Why did the Swadeshi Movement Fizzle out?

Swadeshi Movement

The Swadeshi Movement began as an agitation to oppose the Bengal partition, which later turned into a mass movement throughout the country. With the start of Swadeshi Movement at the turn of the century, the Indian National Movement took a major leap forward. Women, students, and a large secton of the urban and rural population of Bengal and other parts of India became actively involved in politics for the first time. The next half a decade saw the emergence of almost all the major political trends of the Indian National Movement. From conservative moderation to political extremism, from terrorism to incipient socialism, from petitioning and public speeches to passive resistance and boycott, all had their origins in the movement. The richness of the movement was not confined to politics alone. The period saw a breakthrough in Indian art, literature, music, science and industry. Indian society, as a whole, was experimenting and the creativity of the people expanded in every direction.
 
The Swadeshi Movement fizzled out due to the following reasons:
  • Firstly, the government, seeing the revolutionary potential of the Swadeshi Movement, came down with a heavy hand. Repression took the form of controls and bans on public meetings, processions and the press. Student participants were expelled from Government schools and colleges, debarred from Government service, fined and at times beaten up by the police. The case of the 1906 Barisal Conference, where the police forcibly dispersed the conference and brutally beat up a large number of the participants, is a telling example of the government's attitude and policy.
  • Secondly, the internal squabbles, and especially, the Surat split, in 1907 in the Congress, the apex all-India organisation, weakened the movement. Also, though the Swadeshi Movement had spread outside Bengal, the rest of the country was not as yet fully prepared to adopt the new style and stage of politics. Both these factors strengthened the hands of the Government. Between 1907 and 1908, nine major leaders in Bengal including Ashwani Kumar Dutt and Krishna Kumar Mitra were deported, Bal Gangadhar Tilak was given a sentence of six years imprisonment, Ajit Singh and Lala Lajpat Rai of Punjab were deported and Chidambaram Pillai and Harisarvottam Rao from Madras and Andhra were arrested. Bipan Chandra Pal and Aurobindo Ghosh retired from active politics, a decision not unconnected with the repressive measures of the Government. Almost with one stroke the entire movement was rendered leaderless.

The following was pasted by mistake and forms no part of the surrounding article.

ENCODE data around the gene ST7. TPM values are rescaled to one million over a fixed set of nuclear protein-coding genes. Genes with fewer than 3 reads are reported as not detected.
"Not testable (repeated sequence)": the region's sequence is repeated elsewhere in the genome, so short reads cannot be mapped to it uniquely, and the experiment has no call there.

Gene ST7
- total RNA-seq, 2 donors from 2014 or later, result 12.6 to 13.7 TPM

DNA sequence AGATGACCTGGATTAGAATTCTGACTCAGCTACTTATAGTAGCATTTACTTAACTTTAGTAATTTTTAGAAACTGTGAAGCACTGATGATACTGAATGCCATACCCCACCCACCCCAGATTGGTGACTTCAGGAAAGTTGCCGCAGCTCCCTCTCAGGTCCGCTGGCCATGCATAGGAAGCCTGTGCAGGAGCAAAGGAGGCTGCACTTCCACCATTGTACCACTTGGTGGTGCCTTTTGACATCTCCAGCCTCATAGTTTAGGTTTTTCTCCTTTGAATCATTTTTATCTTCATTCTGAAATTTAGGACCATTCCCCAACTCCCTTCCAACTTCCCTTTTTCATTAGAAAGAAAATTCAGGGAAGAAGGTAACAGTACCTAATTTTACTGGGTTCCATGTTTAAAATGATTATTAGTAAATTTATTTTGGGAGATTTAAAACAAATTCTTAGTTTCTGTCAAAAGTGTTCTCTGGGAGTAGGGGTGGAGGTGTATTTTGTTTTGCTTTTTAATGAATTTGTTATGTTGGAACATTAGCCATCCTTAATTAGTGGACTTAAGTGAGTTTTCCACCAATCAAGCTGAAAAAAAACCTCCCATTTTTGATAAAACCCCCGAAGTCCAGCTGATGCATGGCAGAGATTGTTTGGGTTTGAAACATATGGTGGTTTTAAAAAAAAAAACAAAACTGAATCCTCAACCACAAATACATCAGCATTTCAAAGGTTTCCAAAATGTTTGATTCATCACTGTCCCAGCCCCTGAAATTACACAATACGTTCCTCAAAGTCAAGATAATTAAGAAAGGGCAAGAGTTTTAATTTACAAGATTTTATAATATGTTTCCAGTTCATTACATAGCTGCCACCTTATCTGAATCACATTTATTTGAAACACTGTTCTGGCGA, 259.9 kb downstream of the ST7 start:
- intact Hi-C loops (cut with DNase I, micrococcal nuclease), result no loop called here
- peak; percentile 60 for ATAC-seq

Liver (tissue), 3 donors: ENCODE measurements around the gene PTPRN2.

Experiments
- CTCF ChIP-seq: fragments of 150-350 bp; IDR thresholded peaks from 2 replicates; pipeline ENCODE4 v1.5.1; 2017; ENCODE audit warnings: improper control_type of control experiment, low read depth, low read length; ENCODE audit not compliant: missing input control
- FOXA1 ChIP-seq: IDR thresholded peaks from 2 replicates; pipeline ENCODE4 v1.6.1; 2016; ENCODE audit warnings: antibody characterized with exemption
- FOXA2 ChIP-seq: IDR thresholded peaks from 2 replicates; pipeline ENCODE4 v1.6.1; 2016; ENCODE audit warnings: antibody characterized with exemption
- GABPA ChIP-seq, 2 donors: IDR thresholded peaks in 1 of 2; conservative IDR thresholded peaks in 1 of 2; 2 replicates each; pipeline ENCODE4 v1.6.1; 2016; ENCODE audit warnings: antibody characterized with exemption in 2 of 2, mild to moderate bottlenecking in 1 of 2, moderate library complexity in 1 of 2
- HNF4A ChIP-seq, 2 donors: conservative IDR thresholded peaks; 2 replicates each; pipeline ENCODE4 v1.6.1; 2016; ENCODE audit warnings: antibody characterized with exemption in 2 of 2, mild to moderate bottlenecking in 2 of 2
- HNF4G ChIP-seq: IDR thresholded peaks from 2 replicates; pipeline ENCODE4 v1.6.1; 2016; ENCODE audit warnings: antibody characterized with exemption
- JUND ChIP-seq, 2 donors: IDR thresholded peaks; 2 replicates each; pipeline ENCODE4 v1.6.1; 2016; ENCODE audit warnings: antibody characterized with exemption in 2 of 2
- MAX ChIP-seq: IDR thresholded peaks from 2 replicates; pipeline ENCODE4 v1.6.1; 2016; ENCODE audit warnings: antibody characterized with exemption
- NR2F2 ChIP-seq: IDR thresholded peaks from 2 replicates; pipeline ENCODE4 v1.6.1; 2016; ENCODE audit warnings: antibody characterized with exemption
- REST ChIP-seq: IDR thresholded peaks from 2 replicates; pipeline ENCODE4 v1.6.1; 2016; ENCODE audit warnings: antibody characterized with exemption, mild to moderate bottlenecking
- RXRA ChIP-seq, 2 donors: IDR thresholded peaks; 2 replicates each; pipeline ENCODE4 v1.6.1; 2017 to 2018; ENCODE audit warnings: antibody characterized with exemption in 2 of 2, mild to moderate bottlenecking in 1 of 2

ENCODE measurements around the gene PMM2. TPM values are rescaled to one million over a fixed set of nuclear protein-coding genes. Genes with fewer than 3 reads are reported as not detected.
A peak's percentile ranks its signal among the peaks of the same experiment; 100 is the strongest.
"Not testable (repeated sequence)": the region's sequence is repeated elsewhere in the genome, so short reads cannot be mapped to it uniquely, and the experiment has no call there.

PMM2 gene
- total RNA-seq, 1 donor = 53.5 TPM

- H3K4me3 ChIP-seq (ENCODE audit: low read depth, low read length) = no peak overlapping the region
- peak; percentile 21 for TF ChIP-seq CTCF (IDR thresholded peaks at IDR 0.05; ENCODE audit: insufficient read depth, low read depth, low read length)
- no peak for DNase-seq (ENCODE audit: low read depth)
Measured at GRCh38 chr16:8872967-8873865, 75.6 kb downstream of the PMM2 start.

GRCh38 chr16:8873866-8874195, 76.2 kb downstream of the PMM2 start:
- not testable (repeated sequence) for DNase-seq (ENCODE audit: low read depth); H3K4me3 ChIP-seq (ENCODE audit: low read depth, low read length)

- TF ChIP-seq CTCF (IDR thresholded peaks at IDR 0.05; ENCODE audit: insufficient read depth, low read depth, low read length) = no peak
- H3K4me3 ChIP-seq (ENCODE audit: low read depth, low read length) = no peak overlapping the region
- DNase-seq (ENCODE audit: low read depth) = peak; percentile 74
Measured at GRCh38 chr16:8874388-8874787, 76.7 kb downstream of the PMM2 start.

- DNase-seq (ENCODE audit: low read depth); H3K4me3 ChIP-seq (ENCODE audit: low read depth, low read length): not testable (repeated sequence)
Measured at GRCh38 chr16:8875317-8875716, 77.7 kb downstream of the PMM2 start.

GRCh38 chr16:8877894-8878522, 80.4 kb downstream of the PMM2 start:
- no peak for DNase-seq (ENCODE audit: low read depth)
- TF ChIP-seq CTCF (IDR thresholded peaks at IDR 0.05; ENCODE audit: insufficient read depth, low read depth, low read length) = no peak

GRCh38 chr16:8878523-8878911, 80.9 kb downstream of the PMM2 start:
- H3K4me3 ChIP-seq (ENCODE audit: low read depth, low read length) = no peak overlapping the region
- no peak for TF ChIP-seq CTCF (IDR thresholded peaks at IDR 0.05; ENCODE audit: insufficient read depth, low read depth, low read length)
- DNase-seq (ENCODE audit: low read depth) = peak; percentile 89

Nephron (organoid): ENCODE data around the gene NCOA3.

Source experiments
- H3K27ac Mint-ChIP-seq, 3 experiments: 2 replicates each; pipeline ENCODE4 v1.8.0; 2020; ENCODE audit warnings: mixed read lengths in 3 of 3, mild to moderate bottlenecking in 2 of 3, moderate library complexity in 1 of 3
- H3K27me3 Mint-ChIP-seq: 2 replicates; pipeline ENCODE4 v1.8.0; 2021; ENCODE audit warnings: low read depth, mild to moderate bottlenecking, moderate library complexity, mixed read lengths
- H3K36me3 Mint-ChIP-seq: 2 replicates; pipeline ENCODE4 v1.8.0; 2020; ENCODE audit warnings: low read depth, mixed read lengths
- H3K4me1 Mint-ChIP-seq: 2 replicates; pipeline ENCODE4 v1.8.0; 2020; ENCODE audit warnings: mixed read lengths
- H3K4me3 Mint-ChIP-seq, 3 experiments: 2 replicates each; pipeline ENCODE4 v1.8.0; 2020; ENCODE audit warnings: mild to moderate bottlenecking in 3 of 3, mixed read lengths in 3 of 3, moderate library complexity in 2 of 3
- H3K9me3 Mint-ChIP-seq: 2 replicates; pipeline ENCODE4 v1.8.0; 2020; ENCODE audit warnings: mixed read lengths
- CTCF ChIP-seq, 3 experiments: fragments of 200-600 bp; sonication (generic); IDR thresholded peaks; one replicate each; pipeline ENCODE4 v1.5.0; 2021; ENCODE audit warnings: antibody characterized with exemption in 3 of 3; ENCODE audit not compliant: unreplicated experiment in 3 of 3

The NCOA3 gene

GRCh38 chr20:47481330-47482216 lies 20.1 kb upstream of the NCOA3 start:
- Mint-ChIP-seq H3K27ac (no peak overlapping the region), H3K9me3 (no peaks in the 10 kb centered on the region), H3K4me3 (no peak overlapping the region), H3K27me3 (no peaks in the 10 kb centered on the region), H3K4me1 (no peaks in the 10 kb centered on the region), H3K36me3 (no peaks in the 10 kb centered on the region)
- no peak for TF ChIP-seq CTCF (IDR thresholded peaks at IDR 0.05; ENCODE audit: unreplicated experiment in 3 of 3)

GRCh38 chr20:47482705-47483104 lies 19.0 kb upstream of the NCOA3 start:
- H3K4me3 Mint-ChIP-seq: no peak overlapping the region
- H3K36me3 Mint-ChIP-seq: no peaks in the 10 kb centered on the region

• Third, the Swadeshi Movement lacked an effective organisation and party structure. The movement had thrown up programmatically almost the entire gamut of Gandhian techniques such as passive resistance, non-violent non-cooperation, the call to fill the British jails, social reform, constructive work, etc. It was, however, unable to give these techniques a centralised, discipline focus, carry the bulk of political India, and convert these techniques into actual, practical political practice, as Gandhiji was able to do it later.
  • Lastly, the Swadeshi Movement declined partially because of the very logic of mass movement itself- they cannot be sustained endlessly at the same pitch of militancy and self sacrifice, especially when faced with severe repression, but need to pause, to consolidate its forces for yet another struggle.

Rise of Extremism

However the decline of the open movement by mid-1908 engendered yet another trend in the Swadeshi phase, that is, the rise of revolutionary terrorism. The youth of the country, who had been part of the mass movement, now found themselves unable to disappear tamely into the background once the movement itself grew moribund and Government repression was stepped up. Frustrated, some among them opted for 'individual heroism' as distinct from the earlier attempts at mass action.

Conclusion

Although the Swadeshi Movement fizzled out in a few years, but the movement made a major contribution in taking the idea of nationalism to many sections of the population. The movement eroded the hegemony of colonial ideas and institutions. During the course of the movement, several new methods of mass mobilisation were evolved. This legacy they bequeathed was on which the later national movement was to draw heavily.

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